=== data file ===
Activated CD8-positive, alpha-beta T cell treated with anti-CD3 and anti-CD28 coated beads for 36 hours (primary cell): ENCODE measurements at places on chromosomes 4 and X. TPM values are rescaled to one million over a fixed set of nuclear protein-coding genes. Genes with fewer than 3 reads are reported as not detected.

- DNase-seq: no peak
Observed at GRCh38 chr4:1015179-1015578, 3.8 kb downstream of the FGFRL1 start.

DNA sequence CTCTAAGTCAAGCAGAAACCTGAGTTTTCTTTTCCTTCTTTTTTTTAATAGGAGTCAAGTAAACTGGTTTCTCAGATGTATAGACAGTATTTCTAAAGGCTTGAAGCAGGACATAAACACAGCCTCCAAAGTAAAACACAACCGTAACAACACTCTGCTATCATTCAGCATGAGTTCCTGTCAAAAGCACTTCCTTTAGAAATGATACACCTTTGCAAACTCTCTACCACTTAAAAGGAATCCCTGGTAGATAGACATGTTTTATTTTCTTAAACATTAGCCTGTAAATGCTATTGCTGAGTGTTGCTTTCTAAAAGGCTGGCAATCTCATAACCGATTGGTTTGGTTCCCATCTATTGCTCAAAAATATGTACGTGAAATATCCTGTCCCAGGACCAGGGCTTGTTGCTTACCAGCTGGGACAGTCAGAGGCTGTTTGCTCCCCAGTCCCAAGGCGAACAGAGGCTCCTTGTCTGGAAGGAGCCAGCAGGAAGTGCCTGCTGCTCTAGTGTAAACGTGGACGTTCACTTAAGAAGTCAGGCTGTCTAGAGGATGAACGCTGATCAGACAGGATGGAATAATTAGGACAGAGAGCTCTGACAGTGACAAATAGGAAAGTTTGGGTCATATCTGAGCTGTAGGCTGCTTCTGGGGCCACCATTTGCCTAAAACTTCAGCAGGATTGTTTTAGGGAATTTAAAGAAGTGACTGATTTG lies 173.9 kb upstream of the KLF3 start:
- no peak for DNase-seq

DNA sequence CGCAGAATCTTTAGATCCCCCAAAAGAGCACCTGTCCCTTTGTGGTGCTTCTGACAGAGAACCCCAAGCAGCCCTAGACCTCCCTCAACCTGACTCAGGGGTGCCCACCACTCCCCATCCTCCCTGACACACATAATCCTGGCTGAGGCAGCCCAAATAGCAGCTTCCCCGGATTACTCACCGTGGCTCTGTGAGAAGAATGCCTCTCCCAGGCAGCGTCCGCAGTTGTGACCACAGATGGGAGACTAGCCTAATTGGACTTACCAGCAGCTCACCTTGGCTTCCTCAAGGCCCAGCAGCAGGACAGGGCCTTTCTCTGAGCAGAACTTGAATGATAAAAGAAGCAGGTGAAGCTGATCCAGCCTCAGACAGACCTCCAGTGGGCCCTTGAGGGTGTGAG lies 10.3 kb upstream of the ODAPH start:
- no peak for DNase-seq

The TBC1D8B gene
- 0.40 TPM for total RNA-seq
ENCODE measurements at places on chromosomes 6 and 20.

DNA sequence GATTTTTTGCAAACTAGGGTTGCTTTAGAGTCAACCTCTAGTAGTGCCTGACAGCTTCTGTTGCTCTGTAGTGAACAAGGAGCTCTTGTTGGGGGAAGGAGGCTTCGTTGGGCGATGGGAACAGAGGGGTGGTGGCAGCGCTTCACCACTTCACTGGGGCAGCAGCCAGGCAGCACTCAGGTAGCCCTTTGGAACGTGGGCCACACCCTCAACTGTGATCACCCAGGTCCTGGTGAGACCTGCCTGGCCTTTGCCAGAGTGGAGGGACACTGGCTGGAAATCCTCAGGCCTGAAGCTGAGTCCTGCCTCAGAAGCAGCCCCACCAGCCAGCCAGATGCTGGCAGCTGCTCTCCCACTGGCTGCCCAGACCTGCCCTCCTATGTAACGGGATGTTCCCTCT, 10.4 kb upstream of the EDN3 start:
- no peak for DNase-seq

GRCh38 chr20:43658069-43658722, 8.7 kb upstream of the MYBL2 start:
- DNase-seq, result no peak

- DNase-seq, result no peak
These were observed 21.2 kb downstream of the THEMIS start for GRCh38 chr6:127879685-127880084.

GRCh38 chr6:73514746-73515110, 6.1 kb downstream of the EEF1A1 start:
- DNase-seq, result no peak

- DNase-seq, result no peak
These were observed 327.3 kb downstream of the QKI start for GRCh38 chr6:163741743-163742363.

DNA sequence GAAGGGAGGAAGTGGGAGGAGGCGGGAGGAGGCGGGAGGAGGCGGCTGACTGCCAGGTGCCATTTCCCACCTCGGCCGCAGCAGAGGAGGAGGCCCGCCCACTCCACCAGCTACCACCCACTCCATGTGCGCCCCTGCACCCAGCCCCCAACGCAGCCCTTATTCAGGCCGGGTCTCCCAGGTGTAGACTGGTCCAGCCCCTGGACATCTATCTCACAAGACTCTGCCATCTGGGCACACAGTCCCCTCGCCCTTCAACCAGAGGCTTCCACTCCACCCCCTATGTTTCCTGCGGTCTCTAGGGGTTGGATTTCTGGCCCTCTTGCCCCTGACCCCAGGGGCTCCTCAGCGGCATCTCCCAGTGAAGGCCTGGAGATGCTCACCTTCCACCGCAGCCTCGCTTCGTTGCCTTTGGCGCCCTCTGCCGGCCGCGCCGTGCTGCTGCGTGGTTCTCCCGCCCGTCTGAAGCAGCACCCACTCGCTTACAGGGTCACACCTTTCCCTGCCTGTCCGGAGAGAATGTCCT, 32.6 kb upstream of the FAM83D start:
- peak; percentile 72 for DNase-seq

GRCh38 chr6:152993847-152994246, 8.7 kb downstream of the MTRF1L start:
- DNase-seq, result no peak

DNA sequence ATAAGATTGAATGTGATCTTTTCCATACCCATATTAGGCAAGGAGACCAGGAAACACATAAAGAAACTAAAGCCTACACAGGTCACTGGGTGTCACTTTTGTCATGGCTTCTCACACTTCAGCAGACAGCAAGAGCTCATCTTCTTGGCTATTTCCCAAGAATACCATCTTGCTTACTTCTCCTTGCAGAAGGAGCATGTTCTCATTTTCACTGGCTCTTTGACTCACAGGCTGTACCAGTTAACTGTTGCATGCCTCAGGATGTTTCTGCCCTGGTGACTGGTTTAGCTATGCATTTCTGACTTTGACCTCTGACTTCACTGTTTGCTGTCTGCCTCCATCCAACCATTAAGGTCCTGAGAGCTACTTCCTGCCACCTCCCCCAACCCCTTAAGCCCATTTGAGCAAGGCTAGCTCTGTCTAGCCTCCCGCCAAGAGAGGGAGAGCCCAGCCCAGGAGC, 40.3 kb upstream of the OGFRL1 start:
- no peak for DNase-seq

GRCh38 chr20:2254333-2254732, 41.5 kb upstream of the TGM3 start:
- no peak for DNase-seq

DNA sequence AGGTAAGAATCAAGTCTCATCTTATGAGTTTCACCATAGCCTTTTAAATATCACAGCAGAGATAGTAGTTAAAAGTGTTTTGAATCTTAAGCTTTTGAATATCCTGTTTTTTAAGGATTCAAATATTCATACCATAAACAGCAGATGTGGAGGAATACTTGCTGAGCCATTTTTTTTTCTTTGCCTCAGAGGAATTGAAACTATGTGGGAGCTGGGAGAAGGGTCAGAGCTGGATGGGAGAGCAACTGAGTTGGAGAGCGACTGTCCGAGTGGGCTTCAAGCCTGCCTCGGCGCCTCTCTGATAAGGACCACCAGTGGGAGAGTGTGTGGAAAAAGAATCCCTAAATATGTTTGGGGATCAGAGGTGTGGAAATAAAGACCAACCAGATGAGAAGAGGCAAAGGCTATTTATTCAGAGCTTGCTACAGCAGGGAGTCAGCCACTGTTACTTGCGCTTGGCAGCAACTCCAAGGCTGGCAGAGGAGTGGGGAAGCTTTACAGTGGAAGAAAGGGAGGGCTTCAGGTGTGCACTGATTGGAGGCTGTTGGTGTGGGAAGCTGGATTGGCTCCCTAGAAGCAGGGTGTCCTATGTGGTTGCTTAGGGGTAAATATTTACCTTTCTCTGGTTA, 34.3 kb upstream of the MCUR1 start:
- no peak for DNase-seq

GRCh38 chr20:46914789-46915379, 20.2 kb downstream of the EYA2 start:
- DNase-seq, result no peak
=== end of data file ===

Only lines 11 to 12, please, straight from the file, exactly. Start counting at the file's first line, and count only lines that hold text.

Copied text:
DNA sequence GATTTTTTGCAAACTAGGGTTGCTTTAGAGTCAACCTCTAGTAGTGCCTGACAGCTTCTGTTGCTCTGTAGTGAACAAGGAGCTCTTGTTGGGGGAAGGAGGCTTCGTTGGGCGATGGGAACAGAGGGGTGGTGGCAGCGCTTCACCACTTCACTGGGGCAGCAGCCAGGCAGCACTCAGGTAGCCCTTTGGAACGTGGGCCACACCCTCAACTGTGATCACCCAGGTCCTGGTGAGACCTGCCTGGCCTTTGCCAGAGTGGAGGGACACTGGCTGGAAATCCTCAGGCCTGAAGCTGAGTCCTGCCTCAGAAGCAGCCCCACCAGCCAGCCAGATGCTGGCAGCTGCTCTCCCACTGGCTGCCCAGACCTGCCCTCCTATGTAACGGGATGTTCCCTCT, 10.4 kb upstream of the EDN3 start:
- no peak for DNase-seq